When I gave a presentation in Mexico a few months ago, I met a pair of well-mannered, bilingual twelve-year-old identical twin boys who attended with their mother. They explained that they were being bullied at their school and didn’t understand why. In previous years at the same school, both boys had many friends and felt comfortable and happy with their group of peers. I did not have adequate time to address their feelings, but I could empathize with the shame and sadness they felt.
Those who cannot or will not see beyond the twin mystique might be incredulous that twins could be treated this way. Remember, the societal perception that twins are special and popular forever is widespread. However, while this may be the case when twins are younger, the middle-school experience for some twin pairs might be a different story, as demonstrated by the two boys I met.
Psychologists’ understanding of bullying indicates that bullies tend to target youngsters that appear vulnerable and sensitive. Bullies project their own jealousy and fears of inadequacy by acting powerful and invincible.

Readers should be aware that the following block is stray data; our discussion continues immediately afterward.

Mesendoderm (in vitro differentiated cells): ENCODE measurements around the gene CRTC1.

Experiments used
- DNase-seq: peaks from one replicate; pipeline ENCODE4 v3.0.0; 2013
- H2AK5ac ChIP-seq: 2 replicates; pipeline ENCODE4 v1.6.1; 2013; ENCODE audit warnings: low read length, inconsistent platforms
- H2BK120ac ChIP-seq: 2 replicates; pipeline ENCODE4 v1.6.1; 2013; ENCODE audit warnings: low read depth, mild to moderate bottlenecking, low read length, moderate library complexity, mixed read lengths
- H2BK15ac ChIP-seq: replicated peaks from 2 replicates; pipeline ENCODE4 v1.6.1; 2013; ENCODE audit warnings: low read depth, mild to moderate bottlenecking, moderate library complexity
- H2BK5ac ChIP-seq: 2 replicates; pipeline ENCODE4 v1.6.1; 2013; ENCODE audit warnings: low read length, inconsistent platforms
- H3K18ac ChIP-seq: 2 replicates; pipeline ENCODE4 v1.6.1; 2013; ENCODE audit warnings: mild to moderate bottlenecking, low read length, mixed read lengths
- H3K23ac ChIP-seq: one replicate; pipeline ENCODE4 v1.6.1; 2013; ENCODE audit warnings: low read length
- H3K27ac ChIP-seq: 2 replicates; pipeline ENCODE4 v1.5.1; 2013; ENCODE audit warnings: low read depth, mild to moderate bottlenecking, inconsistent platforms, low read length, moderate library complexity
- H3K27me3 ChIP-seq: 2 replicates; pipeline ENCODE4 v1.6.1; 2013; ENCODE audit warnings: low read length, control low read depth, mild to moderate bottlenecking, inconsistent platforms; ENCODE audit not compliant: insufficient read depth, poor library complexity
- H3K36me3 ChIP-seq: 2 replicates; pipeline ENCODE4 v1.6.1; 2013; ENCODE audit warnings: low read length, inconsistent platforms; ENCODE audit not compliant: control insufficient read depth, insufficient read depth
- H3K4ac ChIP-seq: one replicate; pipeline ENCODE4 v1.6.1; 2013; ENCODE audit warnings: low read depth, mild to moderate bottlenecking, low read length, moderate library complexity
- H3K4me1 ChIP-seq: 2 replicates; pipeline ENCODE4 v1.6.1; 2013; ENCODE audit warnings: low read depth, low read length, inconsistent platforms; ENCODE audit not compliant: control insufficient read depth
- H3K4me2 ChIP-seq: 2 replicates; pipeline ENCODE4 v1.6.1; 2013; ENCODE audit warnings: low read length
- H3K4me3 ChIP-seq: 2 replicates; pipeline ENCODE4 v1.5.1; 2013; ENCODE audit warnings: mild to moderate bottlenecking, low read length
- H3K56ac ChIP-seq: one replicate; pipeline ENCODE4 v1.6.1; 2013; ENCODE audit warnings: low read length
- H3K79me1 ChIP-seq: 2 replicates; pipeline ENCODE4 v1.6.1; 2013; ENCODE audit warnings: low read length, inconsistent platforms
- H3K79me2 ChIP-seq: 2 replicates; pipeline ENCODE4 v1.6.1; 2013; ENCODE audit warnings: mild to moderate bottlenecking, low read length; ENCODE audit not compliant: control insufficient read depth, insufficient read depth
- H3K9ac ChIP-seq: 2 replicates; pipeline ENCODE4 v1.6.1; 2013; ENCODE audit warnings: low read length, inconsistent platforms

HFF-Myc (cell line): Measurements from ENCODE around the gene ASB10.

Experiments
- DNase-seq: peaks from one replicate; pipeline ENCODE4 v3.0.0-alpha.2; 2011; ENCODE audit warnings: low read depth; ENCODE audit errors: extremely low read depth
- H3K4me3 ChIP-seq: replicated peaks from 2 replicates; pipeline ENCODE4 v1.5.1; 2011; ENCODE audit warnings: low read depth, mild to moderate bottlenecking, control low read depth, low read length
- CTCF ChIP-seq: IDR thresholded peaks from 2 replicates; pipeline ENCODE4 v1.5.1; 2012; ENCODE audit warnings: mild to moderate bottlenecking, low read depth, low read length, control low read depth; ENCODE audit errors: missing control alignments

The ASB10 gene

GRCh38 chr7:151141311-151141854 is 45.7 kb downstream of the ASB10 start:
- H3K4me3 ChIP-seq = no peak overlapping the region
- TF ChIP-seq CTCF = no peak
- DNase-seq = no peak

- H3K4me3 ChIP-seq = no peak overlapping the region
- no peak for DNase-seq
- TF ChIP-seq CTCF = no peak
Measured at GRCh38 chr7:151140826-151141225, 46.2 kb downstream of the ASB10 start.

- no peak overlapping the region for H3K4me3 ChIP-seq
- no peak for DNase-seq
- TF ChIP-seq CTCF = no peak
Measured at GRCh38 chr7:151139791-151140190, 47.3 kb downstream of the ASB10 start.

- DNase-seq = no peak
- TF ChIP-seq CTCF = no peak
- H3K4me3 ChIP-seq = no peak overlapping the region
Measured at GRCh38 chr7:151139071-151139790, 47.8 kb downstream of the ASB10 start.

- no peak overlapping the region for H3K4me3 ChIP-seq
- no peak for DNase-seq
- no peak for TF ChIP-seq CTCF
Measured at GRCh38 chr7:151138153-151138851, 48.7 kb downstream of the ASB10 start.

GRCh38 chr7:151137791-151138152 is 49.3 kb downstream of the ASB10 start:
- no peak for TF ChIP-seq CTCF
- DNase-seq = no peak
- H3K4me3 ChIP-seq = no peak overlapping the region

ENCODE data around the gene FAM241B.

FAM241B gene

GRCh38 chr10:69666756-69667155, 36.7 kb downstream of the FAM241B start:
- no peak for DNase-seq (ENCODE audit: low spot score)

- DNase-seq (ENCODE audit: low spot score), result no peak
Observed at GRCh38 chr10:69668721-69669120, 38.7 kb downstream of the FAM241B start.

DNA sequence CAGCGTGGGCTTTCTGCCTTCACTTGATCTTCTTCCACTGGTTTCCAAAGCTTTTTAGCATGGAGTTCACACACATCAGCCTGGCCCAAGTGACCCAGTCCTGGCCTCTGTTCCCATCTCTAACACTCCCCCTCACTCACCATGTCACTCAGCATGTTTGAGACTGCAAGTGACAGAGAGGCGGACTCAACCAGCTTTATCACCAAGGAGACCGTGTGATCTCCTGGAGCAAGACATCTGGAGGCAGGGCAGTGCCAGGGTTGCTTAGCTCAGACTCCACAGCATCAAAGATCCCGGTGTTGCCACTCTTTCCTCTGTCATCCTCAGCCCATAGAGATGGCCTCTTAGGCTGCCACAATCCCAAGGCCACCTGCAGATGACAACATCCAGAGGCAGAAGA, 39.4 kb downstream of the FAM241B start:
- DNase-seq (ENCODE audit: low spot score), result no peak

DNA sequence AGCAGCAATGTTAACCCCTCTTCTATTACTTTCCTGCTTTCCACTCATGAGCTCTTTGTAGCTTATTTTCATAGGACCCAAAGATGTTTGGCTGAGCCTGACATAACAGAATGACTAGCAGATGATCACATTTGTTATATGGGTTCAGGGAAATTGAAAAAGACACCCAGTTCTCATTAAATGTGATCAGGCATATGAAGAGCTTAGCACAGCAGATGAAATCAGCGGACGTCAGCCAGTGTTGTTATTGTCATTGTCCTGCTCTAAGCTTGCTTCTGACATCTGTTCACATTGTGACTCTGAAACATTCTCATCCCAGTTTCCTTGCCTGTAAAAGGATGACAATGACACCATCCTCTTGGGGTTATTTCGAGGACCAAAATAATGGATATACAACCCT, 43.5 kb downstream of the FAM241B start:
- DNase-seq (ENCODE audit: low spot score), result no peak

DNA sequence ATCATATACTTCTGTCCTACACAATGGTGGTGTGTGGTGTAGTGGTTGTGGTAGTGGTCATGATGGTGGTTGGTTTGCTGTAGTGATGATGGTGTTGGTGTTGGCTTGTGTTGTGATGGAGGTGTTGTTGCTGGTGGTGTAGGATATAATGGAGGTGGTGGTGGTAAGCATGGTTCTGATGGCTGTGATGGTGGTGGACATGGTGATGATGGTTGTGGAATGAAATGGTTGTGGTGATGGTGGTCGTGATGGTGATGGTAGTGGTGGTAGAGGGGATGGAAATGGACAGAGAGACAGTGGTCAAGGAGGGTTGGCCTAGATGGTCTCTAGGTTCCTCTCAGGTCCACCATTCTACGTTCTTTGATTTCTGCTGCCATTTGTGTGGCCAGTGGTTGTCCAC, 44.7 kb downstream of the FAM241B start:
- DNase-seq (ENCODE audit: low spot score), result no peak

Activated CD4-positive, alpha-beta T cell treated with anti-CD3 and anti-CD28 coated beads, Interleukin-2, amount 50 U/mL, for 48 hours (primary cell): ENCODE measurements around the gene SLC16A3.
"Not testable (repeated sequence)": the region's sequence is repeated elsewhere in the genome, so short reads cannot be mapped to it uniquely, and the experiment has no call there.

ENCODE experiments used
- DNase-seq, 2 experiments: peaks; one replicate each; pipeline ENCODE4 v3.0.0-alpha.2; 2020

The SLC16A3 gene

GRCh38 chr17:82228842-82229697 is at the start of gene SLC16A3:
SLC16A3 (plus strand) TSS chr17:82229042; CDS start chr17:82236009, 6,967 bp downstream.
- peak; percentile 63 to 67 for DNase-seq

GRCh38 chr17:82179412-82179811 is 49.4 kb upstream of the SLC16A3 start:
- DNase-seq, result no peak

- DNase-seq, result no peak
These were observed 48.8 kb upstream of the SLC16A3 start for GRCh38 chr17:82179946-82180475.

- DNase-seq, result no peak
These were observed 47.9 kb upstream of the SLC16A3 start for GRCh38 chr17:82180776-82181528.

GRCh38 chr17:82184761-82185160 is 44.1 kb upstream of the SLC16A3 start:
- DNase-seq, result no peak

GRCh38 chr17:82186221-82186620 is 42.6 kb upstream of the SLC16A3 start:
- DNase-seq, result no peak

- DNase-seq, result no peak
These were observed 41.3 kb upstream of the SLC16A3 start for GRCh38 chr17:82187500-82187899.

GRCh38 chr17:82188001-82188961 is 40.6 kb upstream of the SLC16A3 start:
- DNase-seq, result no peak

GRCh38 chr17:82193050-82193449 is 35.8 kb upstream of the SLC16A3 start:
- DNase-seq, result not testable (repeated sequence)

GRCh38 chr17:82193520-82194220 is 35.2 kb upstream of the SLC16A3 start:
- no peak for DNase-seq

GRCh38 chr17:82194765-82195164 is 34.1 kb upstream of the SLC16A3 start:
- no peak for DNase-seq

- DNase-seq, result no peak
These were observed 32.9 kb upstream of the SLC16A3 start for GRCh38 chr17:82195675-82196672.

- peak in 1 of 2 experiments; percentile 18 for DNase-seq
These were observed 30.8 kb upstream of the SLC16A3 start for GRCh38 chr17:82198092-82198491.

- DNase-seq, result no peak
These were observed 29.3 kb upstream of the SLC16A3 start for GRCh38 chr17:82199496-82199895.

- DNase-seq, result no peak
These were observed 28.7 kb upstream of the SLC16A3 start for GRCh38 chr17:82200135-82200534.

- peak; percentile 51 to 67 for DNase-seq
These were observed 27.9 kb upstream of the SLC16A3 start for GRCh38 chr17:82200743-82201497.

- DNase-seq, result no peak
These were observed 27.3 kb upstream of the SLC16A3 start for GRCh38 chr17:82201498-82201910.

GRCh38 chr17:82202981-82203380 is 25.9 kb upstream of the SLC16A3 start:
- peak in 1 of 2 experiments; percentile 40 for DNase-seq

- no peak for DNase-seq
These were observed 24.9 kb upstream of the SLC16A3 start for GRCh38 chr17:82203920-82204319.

They may also target a group rather than one individual if they have peer support. Twins are a group of two who habitually stick together and assist one another through rough times. In fact, if one of them is mistreated, his sibling will often come to his defense. So, a middle-school bully will get more bang for his buck by attacking the duo.
When a twin pair is ostracized, both youngsters must tolerate the humiliation. They may feel shocked at this behavior after being treated as extraordinary for so many years. Remember, too, that some twins have very little experience with making friends. They are likely accustomed to sharing friends rather than having their own. Consequently, feeling abandoned and shunned by others makes their reliance on one another even more pronounced.
I would love to hear from other parents whose twins have been the target of bullying. How did you help them manage the situation?